An Appreciation: Richard Zanuck

Richard Zanuck

Producer Richard Zanuck, who died on July 13th, knew how movies are made. Well, of course, but you would be surprised how many producers, including some very successful ones, do not have a single, freaking clue how movies get made. Richard was the son of Darryl F. Zanuck, the legendary head of 20th Century-Fox. Dick grew up on the Fox lot, literally. He would hide out from his dad on the backlot. Dick spent his summer breaks from high school and college working in various departments at the studio. He produced his first film Compulsion in 1958, and four years later when Darryl returned to take over the studio after others had run it into the ground, he made Dick his head of production at the age of 28. And then fired him eight years later, partially to save his own job and partially because Dick had fired Darryl’s girlfriend.

At this point in his life, Dick could have turned into a bum and lived off his trust funds. But he didn’t. He worked as an executive at Warners, then went into partnership with David Brown, whose talent was spotting good material. Even though Dick went into the same business as his father, his talents were a little different. Darryl focused on getting the script right and crapping all over directors. Dick was less a script guy and more a supporter of directors. It was Dick Zanuck who took The Sugarland Express (1974) project into Lew Wasserman with a television director doing his first feature film. Wasserman did not like the project, predicting it would not be a hit, but he told Zanuck, “Dick, I’m not making this deal with you because I think I know more about producing than you do. Go make the picture. Why would I hire you if I didn’t trust your judgment?” Later Dick told the director, “Think of me as your bodyguard.” The picture was a flop but the director went on to make a number of films for the studio, including his next one, Jaws. (The quotes are from a Patrick Goldstein column in the Los Angeles Times.)

Jaws, which Zanuck and Brown also produced, was a troubled shoot, and the studio kept suggesting that they should send some executives out to the location to supervise. Zanuck showed he knew how to talk to studio people in terms they would understand. He told them, “If I see a single Lear Jet at the airport, I am closing down the production.” (Variations of this line show up in several of the Zanuck obituaties.) No planes arrived and they completed the picture.

In the item above on Bernie, I mentioned that it is essential in making a movie to have everybody on the same page. The producer’s job is to make sure that happens, and Richard Zanuck was a master at it.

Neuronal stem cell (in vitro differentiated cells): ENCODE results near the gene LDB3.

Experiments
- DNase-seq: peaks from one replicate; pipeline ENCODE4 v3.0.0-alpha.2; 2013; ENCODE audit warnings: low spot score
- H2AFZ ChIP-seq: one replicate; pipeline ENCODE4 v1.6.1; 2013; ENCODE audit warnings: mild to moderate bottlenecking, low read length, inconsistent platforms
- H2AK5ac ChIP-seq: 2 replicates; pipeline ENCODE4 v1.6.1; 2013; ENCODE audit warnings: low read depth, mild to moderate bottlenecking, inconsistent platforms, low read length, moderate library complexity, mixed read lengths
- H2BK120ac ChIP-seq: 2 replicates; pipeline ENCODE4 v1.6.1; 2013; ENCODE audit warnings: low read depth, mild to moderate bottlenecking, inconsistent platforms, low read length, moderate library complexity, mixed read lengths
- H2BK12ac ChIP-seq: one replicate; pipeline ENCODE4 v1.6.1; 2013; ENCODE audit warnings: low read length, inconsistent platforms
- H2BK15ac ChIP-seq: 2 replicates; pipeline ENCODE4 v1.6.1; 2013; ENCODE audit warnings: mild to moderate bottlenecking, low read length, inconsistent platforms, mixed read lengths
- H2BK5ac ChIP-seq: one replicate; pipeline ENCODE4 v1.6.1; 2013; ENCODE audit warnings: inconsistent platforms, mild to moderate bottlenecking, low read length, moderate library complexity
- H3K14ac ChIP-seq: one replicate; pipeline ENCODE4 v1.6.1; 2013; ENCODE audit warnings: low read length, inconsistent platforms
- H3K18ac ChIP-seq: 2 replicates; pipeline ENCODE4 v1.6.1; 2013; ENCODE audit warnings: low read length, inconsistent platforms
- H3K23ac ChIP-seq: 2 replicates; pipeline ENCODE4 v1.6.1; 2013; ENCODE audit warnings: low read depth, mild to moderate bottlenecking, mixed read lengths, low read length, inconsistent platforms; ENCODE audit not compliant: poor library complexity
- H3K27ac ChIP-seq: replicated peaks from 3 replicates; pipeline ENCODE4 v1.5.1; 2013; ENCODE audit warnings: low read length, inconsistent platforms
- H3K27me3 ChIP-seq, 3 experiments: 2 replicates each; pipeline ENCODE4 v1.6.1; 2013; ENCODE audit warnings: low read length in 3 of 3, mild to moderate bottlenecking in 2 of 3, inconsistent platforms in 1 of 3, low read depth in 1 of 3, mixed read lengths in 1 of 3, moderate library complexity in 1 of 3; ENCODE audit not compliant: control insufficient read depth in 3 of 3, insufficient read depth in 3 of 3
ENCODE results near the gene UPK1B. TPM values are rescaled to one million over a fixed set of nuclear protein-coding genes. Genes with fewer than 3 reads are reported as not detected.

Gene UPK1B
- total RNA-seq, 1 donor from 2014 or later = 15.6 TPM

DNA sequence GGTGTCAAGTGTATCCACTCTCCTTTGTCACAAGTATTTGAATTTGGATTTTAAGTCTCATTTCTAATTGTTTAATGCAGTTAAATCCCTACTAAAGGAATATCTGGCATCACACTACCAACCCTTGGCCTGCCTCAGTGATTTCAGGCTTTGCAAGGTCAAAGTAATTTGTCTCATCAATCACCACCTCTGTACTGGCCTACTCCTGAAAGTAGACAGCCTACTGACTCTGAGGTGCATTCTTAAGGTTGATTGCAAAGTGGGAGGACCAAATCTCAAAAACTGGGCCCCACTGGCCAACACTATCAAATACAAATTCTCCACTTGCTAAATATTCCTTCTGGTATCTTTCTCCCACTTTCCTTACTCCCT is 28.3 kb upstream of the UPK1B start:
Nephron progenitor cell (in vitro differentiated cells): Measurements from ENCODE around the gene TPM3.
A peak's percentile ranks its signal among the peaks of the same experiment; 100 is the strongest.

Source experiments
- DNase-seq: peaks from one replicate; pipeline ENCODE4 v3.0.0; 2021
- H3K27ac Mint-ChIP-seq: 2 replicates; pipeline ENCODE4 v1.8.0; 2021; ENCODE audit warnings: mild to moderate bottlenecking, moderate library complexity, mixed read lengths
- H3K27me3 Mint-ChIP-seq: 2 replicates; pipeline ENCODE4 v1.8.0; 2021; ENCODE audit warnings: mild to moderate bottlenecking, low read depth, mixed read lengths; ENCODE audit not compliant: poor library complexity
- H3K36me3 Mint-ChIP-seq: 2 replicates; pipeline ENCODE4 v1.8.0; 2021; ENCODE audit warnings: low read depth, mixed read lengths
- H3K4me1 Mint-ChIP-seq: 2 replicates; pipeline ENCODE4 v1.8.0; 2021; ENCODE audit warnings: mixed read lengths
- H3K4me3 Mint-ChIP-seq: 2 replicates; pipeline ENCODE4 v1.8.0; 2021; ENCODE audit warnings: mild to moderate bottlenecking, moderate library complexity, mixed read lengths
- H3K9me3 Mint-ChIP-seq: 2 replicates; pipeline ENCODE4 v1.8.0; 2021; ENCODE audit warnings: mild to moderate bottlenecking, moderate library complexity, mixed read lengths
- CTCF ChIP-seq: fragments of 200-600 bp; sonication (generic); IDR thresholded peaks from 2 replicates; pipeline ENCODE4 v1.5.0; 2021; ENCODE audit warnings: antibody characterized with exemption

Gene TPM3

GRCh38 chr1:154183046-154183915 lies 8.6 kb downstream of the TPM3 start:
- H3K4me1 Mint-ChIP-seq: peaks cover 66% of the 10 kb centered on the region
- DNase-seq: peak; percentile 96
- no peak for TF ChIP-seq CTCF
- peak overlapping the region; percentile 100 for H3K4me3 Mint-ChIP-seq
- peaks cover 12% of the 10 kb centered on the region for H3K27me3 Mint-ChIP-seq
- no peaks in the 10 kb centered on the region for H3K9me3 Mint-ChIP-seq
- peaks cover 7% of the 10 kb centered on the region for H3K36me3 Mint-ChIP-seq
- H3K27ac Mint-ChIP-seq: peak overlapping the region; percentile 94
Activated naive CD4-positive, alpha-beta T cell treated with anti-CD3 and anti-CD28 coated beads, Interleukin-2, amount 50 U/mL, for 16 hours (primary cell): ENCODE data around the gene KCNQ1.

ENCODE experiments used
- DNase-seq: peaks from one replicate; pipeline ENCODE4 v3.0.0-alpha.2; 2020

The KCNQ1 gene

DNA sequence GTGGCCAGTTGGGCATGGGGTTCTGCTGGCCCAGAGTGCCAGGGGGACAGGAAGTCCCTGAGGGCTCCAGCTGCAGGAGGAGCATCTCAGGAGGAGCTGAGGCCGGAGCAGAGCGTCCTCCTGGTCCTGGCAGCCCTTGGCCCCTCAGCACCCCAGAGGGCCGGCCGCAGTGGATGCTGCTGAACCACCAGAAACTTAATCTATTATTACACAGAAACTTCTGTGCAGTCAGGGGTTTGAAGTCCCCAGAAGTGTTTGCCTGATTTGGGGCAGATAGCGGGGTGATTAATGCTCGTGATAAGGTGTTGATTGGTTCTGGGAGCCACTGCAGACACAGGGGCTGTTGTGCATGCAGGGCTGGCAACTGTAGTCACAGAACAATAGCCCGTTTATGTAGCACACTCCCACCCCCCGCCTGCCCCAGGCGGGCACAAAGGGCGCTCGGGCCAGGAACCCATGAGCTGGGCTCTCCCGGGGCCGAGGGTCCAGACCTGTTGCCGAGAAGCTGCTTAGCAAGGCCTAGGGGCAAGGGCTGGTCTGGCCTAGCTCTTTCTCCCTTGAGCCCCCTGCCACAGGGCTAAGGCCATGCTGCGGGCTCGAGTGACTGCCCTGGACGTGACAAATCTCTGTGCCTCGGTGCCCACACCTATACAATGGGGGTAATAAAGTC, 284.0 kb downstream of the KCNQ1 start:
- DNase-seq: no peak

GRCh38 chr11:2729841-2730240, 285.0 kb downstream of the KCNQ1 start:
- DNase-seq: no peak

Two Semi-Appreciations: Andrew Sarris and Nora Ephron

Andrew Sarris

Andrew Sarris and Nora Ephron died recently within a week of each other. As you may guess, I had my reservations about Sarris, and if you have read this column you know I had reservations about Ephron (see US#31 for my take on Julie & Julia).

Sarris of course was the American promoter of the auteur theory, which made everybody think the director was the only one who mattered on a film. Sarris was not quite as doctrinaire as many of those who followed in his footsteps. He did a nice preface to Richard Corliss’s 1974 book Talking Pictures, which tried to do for screenwriters what Sarris’s 1968 The American Cinema did for directors. Talking Pictures is interesting to look at in comparison with The American Cinema. Sarris rated directors in wholesale lots, with only a page or two at the most on each one. Corliss did fewer writers, but went into them in a lot more depth than Sarris did directors. The thing is that you can do that with writers because of all the nuances of content they provide. The Los Angeles Times had a quote in its obituary of Sarris in which Sarris says, “The art of cinema is the art of an attitude, the style of a gesture. It is not so much the what as the how.” But the what is more important than that quote gives it credit for. At the end of my Sturges Project, I noted that in the section on Sturges in The American Cinema, “like so much auteur writing in the ‘60s and ‘70s, Sarris spends more time writing about Sturges’s screenwriting (character, dialogue, structure, etc.) than about his directing. What does that tell you?” But at least Sarris began to get people thinking seriously about film.